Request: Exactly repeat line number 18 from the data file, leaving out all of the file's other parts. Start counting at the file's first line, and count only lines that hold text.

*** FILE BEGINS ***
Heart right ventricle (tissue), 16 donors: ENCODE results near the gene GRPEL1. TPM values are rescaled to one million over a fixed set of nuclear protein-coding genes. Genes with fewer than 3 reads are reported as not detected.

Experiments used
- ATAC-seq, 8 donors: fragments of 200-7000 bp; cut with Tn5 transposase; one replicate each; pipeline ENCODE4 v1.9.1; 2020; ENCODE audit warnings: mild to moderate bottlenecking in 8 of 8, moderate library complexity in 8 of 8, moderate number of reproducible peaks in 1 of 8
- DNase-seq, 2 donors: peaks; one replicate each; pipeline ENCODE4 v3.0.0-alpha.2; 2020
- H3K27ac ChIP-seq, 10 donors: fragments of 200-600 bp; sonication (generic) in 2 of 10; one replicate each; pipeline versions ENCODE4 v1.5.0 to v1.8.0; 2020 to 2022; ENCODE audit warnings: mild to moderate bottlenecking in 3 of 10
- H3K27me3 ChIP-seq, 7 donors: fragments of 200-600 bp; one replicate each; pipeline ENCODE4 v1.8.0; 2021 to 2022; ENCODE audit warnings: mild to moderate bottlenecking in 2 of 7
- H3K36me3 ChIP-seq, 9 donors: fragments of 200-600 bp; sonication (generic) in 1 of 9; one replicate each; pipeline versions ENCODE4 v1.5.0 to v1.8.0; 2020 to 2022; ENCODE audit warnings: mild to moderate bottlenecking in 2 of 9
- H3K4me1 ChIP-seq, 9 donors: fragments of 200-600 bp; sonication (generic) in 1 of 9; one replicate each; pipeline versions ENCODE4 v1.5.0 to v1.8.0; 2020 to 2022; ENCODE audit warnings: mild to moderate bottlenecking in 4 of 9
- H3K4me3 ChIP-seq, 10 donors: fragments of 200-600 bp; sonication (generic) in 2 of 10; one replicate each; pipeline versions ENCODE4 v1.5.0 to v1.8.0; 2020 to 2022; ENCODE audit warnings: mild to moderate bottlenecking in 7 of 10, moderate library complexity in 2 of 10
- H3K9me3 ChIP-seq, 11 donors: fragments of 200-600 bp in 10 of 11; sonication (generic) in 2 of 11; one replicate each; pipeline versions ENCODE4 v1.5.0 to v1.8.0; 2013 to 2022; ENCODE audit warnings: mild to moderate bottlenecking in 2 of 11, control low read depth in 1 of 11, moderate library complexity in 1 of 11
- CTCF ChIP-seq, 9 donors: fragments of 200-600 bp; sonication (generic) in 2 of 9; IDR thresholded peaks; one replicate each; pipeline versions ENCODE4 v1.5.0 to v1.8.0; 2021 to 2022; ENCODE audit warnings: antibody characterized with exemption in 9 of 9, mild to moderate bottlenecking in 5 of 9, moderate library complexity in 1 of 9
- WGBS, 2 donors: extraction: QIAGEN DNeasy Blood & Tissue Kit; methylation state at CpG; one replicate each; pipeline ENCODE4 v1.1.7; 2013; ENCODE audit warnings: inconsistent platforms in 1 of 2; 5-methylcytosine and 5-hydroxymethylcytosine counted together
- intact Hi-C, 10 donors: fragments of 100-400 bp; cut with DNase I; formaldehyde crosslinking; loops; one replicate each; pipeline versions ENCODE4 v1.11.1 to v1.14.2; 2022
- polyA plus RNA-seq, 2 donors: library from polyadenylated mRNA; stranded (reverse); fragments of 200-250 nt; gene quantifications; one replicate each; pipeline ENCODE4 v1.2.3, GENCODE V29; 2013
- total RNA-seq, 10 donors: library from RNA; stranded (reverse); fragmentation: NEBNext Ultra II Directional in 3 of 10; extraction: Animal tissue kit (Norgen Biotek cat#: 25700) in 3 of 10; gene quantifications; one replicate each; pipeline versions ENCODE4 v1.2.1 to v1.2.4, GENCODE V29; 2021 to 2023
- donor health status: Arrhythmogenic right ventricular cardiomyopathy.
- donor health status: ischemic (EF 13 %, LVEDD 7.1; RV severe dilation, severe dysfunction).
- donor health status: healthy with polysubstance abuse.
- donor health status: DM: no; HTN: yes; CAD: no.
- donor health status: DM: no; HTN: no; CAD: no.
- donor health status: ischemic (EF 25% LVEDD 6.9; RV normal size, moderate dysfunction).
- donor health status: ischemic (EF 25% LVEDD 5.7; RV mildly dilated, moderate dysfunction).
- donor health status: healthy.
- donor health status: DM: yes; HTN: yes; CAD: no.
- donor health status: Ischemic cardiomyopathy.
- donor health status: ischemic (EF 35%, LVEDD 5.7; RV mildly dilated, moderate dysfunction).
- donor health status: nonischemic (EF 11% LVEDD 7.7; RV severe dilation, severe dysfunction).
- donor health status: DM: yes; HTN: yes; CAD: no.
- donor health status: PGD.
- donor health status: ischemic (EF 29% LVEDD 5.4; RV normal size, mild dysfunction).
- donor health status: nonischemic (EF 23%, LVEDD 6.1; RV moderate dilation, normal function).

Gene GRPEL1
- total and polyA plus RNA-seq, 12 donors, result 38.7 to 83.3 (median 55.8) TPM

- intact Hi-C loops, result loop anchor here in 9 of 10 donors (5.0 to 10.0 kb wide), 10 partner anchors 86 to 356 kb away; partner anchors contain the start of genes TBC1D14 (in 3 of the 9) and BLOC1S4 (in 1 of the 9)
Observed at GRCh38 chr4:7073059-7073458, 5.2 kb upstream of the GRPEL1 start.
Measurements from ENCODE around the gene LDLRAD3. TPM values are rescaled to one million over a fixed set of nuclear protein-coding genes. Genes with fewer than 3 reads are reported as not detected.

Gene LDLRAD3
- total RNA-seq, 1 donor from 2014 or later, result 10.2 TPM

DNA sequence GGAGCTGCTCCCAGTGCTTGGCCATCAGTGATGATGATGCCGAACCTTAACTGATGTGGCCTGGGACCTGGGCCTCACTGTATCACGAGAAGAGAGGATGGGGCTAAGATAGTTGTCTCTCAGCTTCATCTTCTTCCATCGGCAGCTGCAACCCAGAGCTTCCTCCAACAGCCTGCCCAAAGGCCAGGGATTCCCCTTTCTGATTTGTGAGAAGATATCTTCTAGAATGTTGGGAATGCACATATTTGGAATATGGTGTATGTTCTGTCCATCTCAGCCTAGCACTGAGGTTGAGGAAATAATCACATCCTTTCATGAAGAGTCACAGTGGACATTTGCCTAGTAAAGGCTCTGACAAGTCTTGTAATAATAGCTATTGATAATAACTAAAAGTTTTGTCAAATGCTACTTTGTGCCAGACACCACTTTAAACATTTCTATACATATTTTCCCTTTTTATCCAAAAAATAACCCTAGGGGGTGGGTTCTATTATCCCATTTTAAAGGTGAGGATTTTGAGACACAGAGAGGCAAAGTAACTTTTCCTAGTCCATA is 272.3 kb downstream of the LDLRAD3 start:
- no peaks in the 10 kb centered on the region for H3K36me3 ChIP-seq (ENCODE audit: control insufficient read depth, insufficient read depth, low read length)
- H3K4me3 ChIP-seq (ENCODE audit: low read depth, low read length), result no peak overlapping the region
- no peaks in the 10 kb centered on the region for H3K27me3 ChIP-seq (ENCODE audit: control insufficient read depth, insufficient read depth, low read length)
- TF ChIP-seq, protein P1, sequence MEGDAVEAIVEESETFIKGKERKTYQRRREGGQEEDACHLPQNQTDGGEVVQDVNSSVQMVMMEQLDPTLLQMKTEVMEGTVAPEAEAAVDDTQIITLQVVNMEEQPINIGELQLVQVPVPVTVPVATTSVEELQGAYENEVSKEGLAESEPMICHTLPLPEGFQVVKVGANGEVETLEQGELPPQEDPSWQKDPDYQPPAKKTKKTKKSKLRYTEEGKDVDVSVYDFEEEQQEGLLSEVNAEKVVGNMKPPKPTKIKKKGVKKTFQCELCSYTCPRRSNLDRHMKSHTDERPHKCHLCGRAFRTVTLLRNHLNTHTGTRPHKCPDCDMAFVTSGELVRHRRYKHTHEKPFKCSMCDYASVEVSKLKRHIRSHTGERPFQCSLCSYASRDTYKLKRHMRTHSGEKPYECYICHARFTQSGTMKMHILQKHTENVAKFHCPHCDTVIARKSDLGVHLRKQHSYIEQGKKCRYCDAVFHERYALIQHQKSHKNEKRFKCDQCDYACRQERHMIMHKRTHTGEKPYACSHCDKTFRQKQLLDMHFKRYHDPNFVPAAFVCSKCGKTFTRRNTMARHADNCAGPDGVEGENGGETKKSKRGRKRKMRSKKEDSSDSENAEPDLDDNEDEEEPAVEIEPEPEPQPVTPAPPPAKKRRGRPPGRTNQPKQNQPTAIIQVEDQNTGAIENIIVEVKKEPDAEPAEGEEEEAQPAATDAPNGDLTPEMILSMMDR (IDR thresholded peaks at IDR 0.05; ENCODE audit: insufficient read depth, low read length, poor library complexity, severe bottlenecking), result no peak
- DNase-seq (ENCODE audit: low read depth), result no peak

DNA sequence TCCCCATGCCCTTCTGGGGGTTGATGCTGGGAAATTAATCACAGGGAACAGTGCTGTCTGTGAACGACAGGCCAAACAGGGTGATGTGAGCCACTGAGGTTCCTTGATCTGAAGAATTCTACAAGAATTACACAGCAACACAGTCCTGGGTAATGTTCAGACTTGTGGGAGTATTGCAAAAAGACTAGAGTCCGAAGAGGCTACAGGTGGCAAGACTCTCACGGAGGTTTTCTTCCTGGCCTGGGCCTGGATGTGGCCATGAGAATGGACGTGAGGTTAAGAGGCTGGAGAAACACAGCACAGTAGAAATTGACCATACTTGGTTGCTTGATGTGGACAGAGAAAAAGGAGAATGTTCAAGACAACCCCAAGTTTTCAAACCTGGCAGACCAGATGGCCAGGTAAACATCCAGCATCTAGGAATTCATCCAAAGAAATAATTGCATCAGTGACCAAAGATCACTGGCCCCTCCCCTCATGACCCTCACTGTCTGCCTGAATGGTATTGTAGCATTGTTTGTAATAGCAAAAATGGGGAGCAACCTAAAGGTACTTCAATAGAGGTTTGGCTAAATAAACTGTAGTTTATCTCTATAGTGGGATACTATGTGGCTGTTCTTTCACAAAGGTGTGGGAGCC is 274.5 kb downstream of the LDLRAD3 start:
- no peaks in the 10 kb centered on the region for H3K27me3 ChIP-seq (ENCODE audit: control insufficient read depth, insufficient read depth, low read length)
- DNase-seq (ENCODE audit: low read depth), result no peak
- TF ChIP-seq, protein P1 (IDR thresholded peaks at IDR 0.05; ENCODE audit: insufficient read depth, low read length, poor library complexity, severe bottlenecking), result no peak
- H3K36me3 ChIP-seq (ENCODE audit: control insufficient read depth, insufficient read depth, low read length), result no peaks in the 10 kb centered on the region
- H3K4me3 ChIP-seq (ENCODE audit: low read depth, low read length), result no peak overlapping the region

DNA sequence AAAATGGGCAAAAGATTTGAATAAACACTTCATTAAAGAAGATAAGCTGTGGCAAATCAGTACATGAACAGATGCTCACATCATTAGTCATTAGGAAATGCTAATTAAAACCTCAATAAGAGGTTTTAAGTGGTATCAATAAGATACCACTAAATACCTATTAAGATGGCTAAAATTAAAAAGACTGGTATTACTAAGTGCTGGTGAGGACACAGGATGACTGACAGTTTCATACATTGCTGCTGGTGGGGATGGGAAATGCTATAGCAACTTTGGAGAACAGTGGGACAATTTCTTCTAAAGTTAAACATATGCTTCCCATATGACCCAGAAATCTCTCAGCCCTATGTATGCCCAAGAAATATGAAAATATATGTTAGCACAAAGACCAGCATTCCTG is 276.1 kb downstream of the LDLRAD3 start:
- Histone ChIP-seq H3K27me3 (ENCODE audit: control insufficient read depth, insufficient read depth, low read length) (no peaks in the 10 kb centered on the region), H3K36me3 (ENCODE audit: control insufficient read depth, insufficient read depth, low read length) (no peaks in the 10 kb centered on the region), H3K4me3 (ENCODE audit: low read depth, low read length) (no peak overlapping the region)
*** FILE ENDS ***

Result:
- donor health status: healthy with polysubstance abuse.